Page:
The people who lived in those residential areas, are the people who worked in the industrial areas.

    Targetting the industry more effectively would have been a good idea. But this is a total war that we're talking about.

    Well, no. The comparison is not so simple and pat as all that. Just war theory requires that expected damages need to be in proportion to expected gains. The reasonably expected gain of bringing the war with Japan to an end is, arguably, in proportion to the damage inflicted in those bombings. The reasonable expected result of 9/11 - starting a bunch of wars - doesn't justify anything. It's aggression.

    There is also the point that WWII was an actual total war, whereas 2001 was a time of peace. The USA was not waging war on anybody, let alone total war. Comparing acts of aggression in peacetime, to acts undertaken in the context of a globe-spanning total war, is inane to the point of idiocy.

    If the Allies had up and firebombed Dresden back in, say, 1938, then you'd have a point.
     
  14. billvon Valued Senior Member

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    You can surely make that argument, that the entire population was supporting the military goals of the government (although I am sure many Dresden inhabitants would disagree.) But again, if you make that argument you can't then make the argument "but the people in NYC weren't at war with Islamic militants, because it was only our government attacking them."

    And if they achieve their goals, they are by your definition, justified - as long as they call it "total war."

    Al Qaeda had declared war on us, and we've been using the term "war on terror" to describe our actions against Al Qaeda even back in 2000, after the attack on the US Cole. We told the world we were at war with them; we can't say "well we didn't really mean it" after we dislike an action they take.

    And if the US had dropped nuclear bombs on civilians because there was no other way to win a war, you'd have a good point with the "total war" thing. But at that point our victory was assured - we just wanted it to end faster.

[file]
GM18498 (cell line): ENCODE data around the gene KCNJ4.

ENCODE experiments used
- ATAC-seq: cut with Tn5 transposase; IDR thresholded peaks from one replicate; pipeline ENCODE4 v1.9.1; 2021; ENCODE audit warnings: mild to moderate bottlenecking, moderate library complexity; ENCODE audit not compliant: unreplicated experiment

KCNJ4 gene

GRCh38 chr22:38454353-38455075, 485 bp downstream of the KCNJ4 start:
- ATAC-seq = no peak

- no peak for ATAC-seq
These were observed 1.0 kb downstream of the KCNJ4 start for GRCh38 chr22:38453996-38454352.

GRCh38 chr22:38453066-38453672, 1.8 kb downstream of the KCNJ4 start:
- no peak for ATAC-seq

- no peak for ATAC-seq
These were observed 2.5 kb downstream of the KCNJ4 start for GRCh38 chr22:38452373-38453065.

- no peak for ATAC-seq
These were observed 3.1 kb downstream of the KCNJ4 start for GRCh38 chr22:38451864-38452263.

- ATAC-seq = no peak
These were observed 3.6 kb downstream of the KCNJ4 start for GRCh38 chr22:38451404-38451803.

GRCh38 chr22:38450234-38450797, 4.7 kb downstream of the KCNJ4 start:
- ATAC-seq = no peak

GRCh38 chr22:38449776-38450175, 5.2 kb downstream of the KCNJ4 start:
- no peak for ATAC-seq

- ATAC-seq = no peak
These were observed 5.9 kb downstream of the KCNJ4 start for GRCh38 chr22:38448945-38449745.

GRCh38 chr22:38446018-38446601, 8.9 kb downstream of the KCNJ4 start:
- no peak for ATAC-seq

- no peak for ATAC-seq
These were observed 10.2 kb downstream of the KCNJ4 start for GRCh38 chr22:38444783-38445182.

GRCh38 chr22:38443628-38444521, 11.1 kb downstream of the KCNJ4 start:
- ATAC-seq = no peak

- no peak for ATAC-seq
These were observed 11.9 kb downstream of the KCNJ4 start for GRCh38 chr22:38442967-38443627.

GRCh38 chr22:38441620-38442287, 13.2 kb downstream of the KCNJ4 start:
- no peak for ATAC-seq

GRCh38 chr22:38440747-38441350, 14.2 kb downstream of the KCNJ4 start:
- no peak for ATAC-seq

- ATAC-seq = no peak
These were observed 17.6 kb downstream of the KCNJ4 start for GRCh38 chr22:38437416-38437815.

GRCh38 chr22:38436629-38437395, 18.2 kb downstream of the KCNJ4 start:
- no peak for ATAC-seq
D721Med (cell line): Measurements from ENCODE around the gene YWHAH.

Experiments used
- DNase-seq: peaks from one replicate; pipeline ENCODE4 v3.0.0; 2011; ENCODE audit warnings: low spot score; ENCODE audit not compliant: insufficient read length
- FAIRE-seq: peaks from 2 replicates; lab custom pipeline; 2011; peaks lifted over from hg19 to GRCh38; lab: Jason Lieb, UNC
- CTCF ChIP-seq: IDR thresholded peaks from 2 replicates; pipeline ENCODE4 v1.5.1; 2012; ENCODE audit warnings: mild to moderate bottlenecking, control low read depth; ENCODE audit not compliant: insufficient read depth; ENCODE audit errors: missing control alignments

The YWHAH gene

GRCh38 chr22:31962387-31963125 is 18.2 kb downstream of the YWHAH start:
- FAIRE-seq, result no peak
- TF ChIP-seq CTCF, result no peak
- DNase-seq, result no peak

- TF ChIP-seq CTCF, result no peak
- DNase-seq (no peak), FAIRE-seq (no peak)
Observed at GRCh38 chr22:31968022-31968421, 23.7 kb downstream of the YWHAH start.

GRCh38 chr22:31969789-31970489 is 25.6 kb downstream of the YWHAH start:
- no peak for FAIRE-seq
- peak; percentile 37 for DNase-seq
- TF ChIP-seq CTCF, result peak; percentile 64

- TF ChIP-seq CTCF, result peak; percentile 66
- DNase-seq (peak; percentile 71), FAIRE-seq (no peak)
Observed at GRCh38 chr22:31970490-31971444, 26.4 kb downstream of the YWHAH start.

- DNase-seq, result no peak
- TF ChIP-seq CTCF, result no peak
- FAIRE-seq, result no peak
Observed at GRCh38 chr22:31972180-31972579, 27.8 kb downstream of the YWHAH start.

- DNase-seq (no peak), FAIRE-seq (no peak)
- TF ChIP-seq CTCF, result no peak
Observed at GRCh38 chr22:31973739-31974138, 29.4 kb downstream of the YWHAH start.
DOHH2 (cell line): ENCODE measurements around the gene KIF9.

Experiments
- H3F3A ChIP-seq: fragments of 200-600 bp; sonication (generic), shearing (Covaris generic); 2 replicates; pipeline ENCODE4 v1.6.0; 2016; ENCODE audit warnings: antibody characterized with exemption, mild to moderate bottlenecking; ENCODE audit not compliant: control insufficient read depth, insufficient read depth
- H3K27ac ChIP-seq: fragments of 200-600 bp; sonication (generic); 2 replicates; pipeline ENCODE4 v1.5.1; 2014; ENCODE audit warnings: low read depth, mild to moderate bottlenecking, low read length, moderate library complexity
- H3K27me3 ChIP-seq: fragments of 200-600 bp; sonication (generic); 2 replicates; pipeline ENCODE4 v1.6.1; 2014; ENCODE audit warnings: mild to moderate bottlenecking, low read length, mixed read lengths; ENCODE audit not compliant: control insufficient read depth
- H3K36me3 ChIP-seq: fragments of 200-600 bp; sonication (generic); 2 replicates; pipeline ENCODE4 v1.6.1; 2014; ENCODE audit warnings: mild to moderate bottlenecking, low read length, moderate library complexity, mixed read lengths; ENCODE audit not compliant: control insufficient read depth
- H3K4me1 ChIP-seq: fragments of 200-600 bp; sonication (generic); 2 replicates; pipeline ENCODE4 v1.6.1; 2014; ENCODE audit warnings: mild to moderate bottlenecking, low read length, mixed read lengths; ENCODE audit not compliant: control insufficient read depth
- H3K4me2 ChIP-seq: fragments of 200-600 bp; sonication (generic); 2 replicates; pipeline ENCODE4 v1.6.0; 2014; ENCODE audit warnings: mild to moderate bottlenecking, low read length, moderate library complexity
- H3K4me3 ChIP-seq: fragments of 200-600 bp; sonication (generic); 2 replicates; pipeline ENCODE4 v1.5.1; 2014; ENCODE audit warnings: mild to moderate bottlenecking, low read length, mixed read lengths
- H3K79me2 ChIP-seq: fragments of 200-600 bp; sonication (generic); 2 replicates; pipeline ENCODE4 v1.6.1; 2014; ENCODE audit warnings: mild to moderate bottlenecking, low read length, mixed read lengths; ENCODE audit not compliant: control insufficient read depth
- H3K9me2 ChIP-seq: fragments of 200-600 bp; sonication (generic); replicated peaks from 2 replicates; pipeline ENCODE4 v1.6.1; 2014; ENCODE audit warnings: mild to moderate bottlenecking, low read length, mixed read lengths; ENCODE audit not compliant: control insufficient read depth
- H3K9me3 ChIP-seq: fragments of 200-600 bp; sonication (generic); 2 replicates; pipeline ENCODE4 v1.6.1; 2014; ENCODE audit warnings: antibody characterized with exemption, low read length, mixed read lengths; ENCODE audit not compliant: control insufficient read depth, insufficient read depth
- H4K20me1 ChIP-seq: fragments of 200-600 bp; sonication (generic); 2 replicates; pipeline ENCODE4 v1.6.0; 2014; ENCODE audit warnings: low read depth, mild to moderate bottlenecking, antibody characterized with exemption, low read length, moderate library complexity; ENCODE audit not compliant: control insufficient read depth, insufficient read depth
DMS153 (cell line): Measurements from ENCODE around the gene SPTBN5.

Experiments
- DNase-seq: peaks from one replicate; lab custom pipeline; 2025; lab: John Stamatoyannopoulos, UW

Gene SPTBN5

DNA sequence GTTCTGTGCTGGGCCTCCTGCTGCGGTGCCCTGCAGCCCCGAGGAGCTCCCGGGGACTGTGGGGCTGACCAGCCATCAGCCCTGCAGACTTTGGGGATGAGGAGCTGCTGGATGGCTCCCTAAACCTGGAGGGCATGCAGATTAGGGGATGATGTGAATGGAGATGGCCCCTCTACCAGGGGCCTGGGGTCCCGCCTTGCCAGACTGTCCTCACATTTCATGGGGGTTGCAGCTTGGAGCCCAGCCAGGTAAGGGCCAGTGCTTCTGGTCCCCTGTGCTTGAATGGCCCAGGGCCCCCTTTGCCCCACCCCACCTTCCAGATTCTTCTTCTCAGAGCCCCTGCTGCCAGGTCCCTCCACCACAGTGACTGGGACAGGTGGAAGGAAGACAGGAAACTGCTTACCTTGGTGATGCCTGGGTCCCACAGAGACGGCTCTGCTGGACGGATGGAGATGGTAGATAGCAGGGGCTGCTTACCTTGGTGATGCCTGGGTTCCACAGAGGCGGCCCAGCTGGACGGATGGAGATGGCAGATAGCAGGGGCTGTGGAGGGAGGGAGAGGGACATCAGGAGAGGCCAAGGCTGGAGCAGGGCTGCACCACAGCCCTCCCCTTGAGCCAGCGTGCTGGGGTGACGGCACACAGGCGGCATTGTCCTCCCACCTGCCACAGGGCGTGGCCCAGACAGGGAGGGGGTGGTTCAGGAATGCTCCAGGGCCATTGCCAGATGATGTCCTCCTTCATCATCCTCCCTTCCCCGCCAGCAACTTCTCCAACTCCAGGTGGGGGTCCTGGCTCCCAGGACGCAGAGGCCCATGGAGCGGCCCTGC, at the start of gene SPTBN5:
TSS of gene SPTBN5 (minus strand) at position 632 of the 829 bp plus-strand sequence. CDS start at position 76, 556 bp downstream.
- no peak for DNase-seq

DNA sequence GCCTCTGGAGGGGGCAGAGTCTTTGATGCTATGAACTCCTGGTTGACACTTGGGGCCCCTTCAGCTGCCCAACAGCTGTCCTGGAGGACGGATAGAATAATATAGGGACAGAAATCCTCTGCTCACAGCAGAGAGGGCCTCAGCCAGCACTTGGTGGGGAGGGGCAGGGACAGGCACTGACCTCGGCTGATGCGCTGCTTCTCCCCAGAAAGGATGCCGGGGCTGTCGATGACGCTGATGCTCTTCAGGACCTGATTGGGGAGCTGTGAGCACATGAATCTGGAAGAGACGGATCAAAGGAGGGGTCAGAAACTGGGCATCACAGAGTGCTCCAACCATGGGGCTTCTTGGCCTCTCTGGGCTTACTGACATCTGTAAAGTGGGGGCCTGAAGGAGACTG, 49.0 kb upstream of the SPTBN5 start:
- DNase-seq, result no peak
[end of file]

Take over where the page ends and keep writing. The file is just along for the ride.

15. leopold Valued Senior Member

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    hmmm . . .
    thought was given to bombing religious temples with the a-bomb but was discarded. it was thought that bombing such a place would "meld" the japanese to continue fighting.
    thought was also given to announcing the time and or place but this too was discarded. it was believed that if time /place was announced that the japanese would simply move POWS to the area.
    not sure about nagasaki but hiroshima was chosen because of its "pristine" status, it had never been bombed.
    hiroshima was indeed of major military significance to the japanese.
    it was a major troop staging area and a major military industrial producer.
     
  16. quadraphonics Bloodthirsty Barbarian Valued Senior Member

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    They were "supporting" such in the sense that the entire economy was mobilized on a wartime footing.

    Whether the politically "supported" the end goals is a different matter, and not necessarily relevant.

    The US government wasn't attacking Al Qaeda, or waging war on Islam, or whatever, back in 2001. There was no state of war, and there was no corresponding total mobilization of the economy for such. Even once the wars broke out, they were not total wars - rather the opposite.

    Emphatically not. The goals in question have to, themselves, be justifiable. Aggression does not qualify. And you can't just call something a total war. It has to actually be a total war - meaning total mobilization of the entire country into the war effort.

    But an actual state of war did not exist, as the USA was not waging war.

    We didn't take any (military) actions against Al Qaeda in 2000 after the US Cole, nor can I find any reference to the phrase "war on terror" from that period.

    I do not see where we told anyone we were at war with them. This is an unsupported supposition on your part.

    But even if you insist on calling it "war," I see no grounds for labelling whatever state of relations existed at the time as "total war." You are just quibbling here, and not attempting a material rebuttal of my position.

    There is no requirement that there be no other possible means. It's simply a question of how the expected benefits compare to the expected costs.

    Easy to say in hindsight - but even if we accept that reading, the ongoing human costs of the continuance of the war were staggering. Since you haven't even attempted to quantify the benefits of concluding the war more swiftly (and without either the USA nor USSR invading mainland Japan), let alone attempted to argue that they were out of proportion with the damage inflicted by the bombing, I'll content myself to note that you aren't even making a serious attempt at a rebuttal, there.